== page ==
Saturday, June 1, 2019 | 2 a.m.
The money started pouring in Thursday morning.
Many of the sharpest sports bettors in town began wiring thousands, if not tens of thousands, of dollars to the Golden Gate Casino cage in preparation of the property’s new sports book opening today. Circa Sports will make its anticipated debut with a highly lucrative one-day promotion, taking no juice on sides in Major League Baseball, the Stanley Cup Final Game 3 and the UEFA Champions League Final.
“Everyone is ready to take some shots,” Golden Gate owner Derek Stevens said without a hint of trepidation in his voice while sitting in the middle of his new sports book.
His hope is that the opening of the new shop will put bettors in the habit of placing wagers with Circa Sports before the grand opening of the adjacent Circa Las Vegas resort late next year. Stevens has unveiled plans for the largest sports book, and largest television screen, in the world as a centerpiece of the currently under-construction property.
The new space at the Golden Gate is more modest but gives a taste of the experience. There are plush new counters, marble floors, betting kiosks and a twitter feed pulling in the latest sports news as part of the digital betting board. A Circa Sports betting app will also launch concurrently today.
But Stevens, an unabashed sports bettor himself, knows educated customers now want more than modern bells, whistles and conveniences to patronize a sports book. He says part of Circa Sports’ focus will be to create a relationship with its gamblers, helping first-time bettors through the myriad of options while welcoming those who apply more sophistication to their wagers.
“We’re not going to back down from professional bettors,” Stevens said. “We’re going to learn from them. We’re going to adjust numbers based on how they play. That’s a little bit of our old-school thought process. I know down the road, there’s going to be someone who says, ‘Oh I wanted to bet this,’ or, ‘I wanted to bet that.’ I get that but we’re not going to squeeze these guys out.”
That’s an increasingly rare attitude in Las Vegas, but the similar to the approach of the Westgate Las Vegas Superbook. And it’s a former Superbook bookmaker, Matthew Metcalf, whom Stevens has put in charge of his operations as sports book director.
“Allowing Matthew to develop a team here and at The D allows him a year-and-a-half to get ready for when Circa Las Vegas opens,” Stevens said. “We’re going to be focusing on being friendly and having fun, but at the same time, he’s going to be posting some tight numbers.”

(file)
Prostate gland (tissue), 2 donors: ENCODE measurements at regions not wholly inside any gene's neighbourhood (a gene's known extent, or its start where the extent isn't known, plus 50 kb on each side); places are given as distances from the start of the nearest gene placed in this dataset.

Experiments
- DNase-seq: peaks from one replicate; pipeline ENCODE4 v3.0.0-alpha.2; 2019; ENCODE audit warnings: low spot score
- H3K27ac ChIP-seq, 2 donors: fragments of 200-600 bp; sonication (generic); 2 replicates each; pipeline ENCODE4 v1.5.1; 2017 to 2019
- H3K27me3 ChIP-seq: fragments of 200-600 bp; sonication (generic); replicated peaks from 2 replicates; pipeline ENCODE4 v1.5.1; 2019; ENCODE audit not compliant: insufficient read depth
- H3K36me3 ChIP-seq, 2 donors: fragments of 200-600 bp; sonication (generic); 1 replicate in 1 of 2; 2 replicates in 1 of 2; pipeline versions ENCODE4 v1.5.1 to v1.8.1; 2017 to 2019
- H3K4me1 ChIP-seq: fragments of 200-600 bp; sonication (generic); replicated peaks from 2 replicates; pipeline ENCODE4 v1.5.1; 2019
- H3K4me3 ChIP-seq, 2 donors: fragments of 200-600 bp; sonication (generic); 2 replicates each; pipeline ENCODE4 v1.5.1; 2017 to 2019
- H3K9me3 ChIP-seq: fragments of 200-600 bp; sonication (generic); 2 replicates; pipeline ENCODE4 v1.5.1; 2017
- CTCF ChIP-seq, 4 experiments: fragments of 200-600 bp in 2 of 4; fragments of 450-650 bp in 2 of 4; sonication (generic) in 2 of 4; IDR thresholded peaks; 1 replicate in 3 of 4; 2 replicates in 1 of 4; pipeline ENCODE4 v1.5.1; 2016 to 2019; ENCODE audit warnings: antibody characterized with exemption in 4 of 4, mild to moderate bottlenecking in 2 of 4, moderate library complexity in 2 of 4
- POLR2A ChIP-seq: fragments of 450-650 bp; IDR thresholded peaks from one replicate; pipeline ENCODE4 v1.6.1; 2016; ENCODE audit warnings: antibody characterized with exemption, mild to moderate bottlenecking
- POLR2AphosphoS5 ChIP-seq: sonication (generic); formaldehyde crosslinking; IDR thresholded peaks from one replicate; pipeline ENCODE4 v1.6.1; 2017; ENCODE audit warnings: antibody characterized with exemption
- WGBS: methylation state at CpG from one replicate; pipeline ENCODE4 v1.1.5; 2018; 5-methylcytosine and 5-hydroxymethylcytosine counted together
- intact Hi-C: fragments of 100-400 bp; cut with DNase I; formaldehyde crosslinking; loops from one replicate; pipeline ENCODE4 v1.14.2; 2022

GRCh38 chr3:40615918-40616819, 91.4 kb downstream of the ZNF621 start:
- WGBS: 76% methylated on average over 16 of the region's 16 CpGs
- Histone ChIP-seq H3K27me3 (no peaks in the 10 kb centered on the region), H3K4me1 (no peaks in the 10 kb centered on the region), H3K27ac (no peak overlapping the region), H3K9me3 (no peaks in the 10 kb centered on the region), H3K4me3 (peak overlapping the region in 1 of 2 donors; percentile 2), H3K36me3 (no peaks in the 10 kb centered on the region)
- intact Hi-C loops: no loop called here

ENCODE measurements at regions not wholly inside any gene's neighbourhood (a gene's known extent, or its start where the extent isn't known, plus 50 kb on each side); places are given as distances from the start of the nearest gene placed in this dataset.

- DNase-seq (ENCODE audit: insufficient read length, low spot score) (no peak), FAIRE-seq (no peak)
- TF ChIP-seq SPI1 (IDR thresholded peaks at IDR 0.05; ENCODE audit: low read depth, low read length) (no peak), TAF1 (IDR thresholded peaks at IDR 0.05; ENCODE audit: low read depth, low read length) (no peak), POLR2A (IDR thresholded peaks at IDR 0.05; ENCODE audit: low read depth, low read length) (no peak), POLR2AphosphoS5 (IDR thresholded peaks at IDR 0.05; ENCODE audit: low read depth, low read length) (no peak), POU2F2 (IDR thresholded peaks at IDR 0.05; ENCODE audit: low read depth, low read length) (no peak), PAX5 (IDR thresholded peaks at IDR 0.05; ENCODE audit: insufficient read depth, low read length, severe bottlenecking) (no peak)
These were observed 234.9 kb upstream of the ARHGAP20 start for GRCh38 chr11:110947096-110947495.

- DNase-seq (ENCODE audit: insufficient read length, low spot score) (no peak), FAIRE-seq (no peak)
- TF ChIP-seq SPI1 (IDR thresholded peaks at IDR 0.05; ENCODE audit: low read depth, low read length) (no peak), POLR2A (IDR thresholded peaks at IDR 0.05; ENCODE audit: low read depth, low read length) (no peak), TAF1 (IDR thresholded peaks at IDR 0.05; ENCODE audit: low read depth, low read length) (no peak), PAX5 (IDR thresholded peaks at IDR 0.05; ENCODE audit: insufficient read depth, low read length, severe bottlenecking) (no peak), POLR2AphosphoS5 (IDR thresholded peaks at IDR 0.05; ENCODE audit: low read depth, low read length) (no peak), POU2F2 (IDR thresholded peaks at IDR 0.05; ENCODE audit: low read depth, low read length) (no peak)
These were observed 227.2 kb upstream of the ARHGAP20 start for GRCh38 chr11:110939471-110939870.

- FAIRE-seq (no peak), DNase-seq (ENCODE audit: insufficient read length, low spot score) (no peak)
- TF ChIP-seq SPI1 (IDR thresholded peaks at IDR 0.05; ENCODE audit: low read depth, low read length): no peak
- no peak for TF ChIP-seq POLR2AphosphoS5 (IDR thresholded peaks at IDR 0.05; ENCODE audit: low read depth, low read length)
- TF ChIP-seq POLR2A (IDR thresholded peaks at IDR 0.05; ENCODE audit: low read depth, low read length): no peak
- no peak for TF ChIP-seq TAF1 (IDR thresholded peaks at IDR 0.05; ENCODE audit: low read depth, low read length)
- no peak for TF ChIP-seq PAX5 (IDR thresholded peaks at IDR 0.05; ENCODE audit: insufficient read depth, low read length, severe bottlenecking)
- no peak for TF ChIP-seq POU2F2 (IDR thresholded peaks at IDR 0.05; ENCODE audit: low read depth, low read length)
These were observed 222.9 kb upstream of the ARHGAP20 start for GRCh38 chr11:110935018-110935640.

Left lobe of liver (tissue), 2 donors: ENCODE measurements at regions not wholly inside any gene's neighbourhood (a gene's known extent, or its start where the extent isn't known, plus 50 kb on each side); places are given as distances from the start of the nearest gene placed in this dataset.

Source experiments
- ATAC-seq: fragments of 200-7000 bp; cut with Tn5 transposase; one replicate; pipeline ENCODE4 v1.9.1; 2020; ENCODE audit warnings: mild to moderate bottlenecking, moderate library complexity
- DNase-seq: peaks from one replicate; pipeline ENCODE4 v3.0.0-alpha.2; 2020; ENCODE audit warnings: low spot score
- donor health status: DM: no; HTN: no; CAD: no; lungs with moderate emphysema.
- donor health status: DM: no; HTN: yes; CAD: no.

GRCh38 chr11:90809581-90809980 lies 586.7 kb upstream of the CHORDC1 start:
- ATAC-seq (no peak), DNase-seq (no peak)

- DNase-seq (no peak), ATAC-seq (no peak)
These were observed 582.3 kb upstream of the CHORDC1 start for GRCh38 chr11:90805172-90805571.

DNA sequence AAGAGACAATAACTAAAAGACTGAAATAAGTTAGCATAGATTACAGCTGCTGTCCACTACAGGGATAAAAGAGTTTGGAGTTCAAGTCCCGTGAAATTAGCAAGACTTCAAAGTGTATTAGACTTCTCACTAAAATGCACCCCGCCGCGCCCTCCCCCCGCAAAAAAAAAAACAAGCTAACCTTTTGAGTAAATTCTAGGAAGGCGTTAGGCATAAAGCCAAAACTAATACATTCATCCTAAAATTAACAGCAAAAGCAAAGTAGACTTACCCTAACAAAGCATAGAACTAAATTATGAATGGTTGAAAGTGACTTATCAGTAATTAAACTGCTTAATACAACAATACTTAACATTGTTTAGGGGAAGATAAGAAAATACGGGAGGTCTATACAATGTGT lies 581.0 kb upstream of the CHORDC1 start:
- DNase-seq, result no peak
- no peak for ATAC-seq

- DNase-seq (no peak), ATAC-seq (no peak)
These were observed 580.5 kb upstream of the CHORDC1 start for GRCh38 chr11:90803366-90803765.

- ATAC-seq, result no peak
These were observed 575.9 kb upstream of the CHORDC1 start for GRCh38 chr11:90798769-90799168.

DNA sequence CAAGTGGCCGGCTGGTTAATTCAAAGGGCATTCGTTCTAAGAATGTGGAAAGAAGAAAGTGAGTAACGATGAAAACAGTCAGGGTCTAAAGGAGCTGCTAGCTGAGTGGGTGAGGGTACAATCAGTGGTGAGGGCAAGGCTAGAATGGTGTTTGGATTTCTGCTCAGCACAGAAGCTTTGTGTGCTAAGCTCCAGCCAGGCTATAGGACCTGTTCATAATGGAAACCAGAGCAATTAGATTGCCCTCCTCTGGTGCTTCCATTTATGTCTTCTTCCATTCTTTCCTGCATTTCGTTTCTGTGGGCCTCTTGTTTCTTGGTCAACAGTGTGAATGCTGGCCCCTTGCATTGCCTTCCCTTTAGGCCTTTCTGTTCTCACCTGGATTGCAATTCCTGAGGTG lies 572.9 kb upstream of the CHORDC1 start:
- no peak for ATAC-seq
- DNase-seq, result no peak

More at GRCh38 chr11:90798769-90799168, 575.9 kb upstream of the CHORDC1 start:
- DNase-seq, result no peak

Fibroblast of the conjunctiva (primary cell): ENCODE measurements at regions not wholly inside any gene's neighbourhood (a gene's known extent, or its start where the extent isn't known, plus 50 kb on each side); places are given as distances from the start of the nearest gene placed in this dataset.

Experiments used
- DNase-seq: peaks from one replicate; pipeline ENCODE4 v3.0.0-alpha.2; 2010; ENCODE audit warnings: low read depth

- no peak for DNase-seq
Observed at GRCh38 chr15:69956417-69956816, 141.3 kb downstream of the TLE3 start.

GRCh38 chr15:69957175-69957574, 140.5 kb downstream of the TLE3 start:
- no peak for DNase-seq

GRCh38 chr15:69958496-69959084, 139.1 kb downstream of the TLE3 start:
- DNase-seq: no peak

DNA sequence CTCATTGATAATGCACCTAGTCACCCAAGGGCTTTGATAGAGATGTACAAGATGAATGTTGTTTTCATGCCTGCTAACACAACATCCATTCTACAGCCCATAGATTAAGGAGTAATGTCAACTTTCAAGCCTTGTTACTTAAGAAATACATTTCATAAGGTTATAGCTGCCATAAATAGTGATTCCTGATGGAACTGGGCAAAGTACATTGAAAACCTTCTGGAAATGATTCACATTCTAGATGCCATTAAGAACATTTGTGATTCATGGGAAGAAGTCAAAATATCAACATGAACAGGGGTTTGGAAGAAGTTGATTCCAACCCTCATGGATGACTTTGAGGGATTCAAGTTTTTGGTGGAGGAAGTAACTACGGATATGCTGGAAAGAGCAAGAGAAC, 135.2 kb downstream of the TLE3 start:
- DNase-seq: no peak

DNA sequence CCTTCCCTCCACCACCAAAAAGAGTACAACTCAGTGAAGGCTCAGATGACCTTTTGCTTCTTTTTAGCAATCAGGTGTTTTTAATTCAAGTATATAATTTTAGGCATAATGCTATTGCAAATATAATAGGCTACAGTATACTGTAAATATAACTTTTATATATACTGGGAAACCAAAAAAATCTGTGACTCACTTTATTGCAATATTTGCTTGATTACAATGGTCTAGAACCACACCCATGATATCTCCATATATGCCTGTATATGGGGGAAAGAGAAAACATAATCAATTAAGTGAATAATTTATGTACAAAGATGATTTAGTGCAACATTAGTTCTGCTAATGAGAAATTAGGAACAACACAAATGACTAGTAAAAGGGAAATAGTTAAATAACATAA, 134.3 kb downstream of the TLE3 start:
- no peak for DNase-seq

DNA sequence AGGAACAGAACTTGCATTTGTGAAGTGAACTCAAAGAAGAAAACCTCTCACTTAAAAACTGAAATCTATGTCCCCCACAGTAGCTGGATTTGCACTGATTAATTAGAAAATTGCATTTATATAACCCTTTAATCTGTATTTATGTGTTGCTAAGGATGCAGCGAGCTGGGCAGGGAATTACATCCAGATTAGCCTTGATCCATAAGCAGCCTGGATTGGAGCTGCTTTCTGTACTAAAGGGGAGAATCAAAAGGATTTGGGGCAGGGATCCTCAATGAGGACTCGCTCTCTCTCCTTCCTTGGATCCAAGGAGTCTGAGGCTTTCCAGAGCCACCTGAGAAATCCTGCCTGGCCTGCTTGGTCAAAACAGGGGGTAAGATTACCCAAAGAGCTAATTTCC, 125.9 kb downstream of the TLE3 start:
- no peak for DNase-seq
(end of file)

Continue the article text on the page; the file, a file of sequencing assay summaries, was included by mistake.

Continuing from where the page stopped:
One of Metcalf’s first tasks was collaborating with Stevens to come up with a football betting contest. Entries will be accepted starting tomorrow for the Circa Sports Million, which has a $1,000 entry fee and asks participants to pick five NFL games against the spread per week.
Circa Sports is taking no rake in the contest while guaranteeing a $1.5 million prize pool, $1 million first-place prize and $50,000 quarterly awards for the best record. That means the contest will need to draw 1,500 players to not be a losing proposition for the house. It’s ambitious considering it took the Superbook’s similarly structured Supercontest more than two decades to draw that many entrants.
“I’m not worried about it all,” Stevens said. “If there’s an overlay, it’s the greatest marketing ever.”
In addition to the contest, Circa Sports will focus heavily on drawing action in the futures market.
“We just think futures betting provides a lot of value to customers and we’re going to be very aggressive,” he said. “With all the tourists coming up and down here, we’re going to allow them to parlay cross-sports on futures. So, if you’re someone visiting from Chicago, you might want to bet the Cubs to win the World Series and the Bears to win the Super Bowl. We’re going to have that. That’s going to be one of the key elements of the whole thing.”
Futures are typically an area where casinos take advantage of the betting public with extremely high hold percentages calculated into the odds. Stevens promises that won’t be the case at Circa Sports, and that their offerings will be as fair as any shop in town.
“We will be very, very competitive,” he said.
Strategies can always change, but so far, Circa Sports has shown to no reason to be dubious of any of Stevens’ claims. The opening-day no juice promotion, for instance, is more than a limited marketing ploy.
Circa Sports is welcoming real money, with $20,000 limits on soccer, $10,000 on hockey and $5,000 on baseball.
“That’s part of the reason why we went with this promotion,” Stevens said. “No juice really goes to the point of us looking forward to having the professional bettors coming in here.”